5 New Ways to Brain-Friendly Climate Communication.

“If we want to create a new green, social, fair and inclusive future we should make it more attractive in the short term for everyone to take part in it” says Psychologist and Economist Espen Stoknes. Building on a readily growing body of psychology and social science, he spent years looking into new ways of engaging us in changing our behaviour.

In his book and Ted talk he describes Five New Strategies on how we can flip the five inner defences over into key success criteria for a more brain-friendly climate communication. This new communication approach will make global issues feel more near, human, personal, urgent and show how we can act upon it.

Five Strategies Per Espon Stoknes

Five new main strategies for climate communication:

1 – Social – Use the power of social networks
2 – Supportive – Employ frames with positive emotions
3 – Simple – Make it easy and convenient
4 – Signals – Use indicators to give feedback on our improvements
5 – Story-Based – Use the power of stories to create meaning

1 – Social

We can make climate feel near, personal and urgent by bringing it closer to home, and we can do that by spreading new social norms. If I believe my friends or neighbours will do something, then I will too. We can see this, for instance, when looking at the installation of rooftop solar panels. They are spreading from neighbour to neighbour like a virus. It’s contagious. This is the power of peer-to-peer that creates a new normal. 

2 – Supportive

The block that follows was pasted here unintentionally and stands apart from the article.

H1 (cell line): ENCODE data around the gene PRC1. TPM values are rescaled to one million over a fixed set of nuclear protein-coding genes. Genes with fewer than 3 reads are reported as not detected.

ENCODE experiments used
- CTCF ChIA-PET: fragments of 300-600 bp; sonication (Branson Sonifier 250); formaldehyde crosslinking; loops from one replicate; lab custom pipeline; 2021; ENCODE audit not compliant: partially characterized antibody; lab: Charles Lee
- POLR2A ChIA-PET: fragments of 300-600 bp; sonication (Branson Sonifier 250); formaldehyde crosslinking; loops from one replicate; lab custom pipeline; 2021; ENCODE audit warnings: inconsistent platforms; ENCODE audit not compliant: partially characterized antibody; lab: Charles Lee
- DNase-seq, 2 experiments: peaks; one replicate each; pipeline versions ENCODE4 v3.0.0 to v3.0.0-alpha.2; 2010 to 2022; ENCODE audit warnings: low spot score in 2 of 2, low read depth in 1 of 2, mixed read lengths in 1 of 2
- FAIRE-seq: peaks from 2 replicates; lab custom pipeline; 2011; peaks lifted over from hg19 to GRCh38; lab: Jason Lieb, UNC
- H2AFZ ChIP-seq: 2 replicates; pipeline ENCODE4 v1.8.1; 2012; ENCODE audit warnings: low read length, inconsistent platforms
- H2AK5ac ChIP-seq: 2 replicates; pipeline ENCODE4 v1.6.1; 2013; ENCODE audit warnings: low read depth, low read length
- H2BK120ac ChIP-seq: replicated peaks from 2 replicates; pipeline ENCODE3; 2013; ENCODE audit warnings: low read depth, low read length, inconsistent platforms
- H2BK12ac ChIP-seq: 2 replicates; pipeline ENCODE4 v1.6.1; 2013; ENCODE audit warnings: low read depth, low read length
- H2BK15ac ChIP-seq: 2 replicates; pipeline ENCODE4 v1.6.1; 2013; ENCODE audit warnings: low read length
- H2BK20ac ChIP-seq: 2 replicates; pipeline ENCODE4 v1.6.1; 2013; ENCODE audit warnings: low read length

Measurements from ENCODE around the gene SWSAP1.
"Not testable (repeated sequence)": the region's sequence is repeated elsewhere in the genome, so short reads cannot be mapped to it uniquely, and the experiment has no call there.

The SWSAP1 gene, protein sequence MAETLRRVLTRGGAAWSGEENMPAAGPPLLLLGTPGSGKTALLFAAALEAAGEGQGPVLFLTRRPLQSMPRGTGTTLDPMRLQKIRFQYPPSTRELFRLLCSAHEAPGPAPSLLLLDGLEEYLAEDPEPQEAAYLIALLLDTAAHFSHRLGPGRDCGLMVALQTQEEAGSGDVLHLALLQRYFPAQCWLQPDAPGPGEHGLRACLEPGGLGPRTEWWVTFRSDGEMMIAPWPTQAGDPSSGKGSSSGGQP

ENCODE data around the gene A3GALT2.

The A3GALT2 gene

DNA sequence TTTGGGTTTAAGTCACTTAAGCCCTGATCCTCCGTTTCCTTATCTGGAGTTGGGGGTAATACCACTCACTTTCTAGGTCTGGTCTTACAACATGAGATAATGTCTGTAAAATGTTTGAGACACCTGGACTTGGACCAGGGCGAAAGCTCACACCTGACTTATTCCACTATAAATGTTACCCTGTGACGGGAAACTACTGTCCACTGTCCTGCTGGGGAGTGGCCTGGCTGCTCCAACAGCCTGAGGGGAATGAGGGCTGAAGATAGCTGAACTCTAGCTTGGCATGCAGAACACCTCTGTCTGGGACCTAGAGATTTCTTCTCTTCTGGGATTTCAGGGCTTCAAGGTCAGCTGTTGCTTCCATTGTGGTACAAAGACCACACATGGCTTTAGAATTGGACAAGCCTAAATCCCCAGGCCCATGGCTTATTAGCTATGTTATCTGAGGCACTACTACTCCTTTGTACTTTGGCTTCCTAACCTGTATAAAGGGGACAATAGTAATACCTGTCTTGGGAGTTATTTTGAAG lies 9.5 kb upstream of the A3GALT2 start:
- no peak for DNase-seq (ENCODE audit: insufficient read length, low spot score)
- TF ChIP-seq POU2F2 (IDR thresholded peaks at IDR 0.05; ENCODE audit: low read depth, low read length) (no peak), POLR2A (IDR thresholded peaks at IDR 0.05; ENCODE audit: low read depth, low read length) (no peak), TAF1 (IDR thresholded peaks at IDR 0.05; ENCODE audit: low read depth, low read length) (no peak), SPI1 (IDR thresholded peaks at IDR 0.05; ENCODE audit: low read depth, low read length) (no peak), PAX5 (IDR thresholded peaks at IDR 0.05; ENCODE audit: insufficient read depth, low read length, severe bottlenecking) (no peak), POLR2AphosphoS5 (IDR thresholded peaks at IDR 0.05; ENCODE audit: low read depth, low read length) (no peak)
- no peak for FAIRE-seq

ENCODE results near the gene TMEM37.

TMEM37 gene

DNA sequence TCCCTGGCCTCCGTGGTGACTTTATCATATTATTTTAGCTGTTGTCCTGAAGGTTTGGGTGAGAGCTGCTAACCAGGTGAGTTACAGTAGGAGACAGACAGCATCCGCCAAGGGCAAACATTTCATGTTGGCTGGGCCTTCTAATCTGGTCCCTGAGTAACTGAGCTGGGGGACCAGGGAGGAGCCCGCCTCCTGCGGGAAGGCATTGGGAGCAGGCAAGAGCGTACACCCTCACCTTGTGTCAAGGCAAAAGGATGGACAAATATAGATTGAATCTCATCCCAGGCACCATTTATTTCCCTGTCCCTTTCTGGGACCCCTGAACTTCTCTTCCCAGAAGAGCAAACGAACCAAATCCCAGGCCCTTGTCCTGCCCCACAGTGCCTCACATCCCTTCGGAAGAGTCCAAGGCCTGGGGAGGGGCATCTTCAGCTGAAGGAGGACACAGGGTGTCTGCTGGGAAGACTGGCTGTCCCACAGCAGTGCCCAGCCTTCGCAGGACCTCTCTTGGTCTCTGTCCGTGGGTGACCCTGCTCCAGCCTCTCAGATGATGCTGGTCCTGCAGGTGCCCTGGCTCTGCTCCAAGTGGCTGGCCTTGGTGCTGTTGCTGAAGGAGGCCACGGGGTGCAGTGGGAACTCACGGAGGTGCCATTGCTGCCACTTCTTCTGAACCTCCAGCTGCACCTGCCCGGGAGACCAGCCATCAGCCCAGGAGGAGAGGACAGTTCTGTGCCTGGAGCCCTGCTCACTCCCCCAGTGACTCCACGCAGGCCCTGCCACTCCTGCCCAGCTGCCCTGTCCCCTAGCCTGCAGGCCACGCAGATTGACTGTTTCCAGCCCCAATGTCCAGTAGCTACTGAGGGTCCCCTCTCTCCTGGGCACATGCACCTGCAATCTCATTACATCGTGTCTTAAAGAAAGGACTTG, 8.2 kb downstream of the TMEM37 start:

Rather than backfiring frames such as disaster and cost, we can reframe climate as being really about human health, for instance, with plant-based delicious burgers, good for you and good for the climate. We can also reframe climate as being about new tech opportunities, about safety and about new jobs. Solar jobs, for instance, are seeing an amazing growth.  Psychology says, in order to create engagement, we should present, on balance, three positive or supportive framings for each climate threat we mention. 

3 – Simple

By creating better choice architecture, we can make the climate-friendly behaviours default and convenient. This is often called nudging. Take for example food waste. Food waste at buffets goes way down if the plate or the box size is reduced a little, because on the smaller plate it looks full but in the big box it looks half empty, so we put more in. So smaller plates make a big difference for food waste. And there are hundreds of smart nudges like this.

4 – Signals

It helps enormously to create signals that make our progress visible. Where people may now deny climate change because they feel powerless, they can then actively contribute to solving the problem. Suppose you can monitor that your footprint in the field of transport is changing due to other choices, or that the energy wastage in an office is reduced. The registration of actions and results motivates and activates.

5 – Story-based

Finally we need better stories. Our brain loves stories. So we need better stories of where we all want to go, and we need more stories of the heroes and heroines that are making real change happen. The new psychology of climate action lies in letting go, not of science, but of the crutches of abstractions and doomism, and then choosing to tell the new stories. These are the stories of how we achieve drawdown, the reversing of global warming. These are the stories of the steps we take as peoples, cities, companies and public bodies.